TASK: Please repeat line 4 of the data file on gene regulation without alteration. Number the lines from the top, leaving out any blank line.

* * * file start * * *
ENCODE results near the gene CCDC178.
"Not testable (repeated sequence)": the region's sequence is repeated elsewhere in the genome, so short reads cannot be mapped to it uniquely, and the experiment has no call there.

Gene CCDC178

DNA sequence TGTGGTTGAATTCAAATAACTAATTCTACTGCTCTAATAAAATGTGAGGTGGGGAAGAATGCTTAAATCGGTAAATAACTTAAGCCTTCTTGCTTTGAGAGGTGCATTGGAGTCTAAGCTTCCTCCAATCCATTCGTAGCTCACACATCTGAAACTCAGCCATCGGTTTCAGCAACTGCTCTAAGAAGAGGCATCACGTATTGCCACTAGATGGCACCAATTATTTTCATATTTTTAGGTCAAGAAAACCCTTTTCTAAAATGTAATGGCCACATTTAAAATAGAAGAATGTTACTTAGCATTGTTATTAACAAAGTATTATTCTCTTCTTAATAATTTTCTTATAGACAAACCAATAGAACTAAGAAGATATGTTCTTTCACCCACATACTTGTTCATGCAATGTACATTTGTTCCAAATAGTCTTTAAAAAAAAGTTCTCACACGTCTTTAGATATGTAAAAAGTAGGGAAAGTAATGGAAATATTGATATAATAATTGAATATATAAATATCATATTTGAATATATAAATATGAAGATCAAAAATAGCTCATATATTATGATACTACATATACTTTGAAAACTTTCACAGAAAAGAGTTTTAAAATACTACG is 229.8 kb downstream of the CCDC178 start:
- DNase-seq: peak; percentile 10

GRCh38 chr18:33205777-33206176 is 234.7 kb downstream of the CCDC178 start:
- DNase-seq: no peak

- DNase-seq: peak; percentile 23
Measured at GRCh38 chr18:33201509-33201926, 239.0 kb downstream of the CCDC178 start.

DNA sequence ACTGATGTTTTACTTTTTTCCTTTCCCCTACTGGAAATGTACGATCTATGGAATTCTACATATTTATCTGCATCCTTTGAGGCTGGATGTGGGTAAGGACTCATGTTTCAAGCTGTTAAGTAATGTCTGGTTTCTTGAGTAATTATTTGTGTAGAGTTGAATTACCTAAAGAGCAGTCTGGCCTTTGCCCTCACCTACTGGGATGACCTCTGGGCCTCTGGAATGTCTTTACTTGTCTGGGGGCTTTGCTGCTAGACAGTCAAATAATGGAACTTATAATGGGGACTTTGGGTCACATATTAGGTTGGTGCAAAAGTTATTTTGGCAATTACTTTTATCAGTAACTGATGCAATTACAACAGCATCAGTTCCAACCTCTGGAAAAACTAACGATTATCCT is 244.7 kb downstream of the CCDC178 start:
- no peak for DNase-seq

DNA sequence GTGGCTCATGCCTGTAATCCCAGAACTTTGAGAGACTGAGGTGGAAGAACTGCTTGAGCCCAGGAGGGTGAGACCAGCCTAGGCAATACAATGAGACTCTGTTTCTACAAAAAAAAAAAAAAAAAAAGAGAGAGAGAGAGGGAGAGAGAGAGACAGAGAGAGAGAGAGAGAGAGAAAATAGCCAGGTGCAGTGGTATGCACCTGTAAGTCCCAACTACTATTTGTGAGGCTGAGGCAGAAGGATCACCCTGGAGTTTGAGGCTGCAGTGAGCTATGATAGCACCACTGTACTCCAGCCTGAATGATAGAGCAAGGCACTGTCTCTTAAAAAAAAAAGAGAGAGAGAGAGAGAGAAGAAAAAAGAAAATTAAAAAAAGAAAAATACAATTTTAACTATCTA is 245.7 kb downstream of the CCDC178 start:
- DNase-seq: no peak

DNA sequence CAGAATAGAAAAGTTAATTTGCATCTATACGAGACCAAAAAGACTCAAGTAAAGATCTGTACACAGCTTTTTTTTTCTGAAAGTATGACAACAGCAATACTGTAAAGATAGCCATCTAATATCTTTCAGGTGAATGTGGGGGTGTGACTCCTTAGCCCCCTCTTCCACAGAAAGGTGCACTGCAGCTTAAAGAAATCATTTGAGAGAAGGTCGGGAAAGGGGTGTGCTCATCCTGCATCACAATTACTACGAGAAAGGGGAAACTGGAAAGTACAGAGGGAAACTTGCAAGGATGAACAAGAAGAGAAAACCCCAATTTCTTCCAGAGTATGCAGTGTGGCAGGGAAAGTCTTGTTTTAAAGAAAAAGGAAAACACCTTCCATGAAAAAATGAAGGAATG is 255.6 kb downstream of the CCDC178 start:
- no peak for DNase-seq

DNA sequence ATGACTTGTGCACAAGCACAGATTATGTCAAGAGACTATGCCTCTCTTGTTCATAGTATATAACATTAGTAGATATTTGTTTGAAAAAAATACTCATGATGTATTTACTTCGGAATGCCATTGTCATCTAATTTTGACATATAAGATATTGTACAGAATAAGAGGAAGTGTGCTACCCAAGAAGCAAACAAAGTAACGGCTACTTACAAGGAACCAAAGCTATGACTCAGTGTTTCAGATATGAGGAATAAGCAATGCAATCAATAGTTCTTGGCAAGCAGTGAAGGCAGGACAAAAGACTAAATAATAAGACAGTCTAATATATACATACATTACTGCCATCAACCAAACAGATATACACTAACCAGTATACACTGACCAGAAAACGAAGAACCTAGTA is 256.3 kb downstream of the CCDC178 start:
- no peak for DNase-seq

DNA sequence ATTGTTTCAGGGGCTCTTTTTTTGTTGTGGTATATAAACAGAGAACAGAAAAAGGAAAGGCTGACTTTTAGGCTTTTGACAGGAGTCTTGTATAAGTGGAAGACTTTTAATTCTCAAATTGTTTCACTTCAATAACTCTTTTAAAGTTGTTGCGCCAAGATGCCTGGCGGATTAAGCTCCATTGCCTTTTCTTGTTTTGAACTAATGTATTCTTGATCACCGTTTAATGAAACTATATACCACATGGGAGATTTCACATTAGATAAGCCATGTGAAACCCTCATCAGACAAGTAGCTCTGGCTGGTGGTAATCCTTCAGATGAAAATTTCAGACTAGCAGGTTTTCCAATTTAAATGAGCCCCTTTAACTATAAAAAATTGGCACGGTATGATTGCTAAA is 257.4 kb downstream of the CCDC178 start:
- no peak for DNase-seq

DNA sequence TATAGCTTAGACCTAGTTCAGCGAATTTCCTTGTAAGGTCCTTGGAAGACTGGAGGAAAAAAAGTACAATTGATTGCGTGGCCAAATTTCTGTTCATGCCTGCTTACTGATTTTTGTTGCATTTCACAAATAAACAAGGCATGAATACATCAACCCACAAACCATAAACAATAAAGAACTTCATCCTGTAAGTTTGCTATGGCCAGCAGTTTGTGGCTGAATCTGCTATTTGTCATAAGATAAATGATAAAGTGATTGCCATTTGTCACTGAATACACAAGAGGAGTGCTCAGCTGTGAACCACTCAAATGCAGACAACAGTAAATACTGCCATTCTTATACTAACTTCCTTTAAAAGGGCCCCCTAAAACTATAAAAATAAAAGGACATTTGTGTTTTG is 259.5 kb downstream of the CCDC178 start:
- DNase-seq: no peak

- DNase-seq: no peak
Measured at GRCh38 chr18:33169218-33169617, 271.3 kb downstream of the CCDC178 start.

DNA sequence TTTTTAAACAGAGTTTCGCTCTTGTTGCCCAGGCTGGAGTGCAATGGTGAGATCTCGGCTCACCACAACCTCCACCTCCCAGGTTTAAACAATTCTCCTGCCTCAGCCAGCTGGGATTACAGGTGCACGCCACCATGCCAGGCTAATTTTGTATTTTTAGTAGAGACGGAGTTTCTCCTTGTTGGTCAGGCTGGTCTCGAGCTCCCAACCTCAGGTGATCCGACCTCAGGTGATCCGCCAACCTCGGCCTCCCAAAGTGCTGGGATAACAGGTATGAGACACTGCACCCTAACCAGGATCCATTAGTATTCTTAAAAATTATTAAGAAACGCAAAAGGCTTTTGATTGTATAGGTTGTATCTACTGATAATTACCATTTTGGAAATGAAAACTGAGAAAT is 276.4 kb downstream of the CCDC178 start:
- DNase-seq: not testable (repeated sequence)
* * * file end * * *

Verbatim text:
DNA sequence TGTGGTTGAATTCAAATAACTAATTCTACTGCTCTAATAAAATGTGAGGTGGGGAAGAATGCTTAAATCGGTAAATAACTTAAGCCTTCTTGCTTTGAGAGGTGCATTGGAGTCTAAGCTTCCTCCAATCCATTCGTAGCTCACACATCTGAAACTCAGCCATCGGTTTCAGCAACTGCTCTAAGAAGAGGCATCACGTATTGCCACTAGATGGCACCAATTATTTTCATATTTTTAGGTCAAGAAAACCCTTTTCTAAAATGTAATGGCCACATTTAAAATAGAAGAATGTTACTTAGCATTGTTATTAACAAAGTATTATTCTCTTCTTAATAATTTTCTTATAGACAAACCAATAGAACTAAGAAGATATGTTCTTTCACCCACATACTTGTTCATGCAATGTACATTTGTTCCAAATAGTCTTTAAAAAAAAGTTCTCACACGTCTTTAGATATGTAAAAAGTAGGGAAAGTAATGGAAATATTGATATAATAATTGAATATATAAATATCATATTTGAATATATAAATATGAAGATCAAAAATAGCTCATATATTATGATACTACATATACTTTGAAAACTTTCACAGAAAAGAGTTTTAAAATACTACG is 229.8 kb downstream of the CCDC178 start: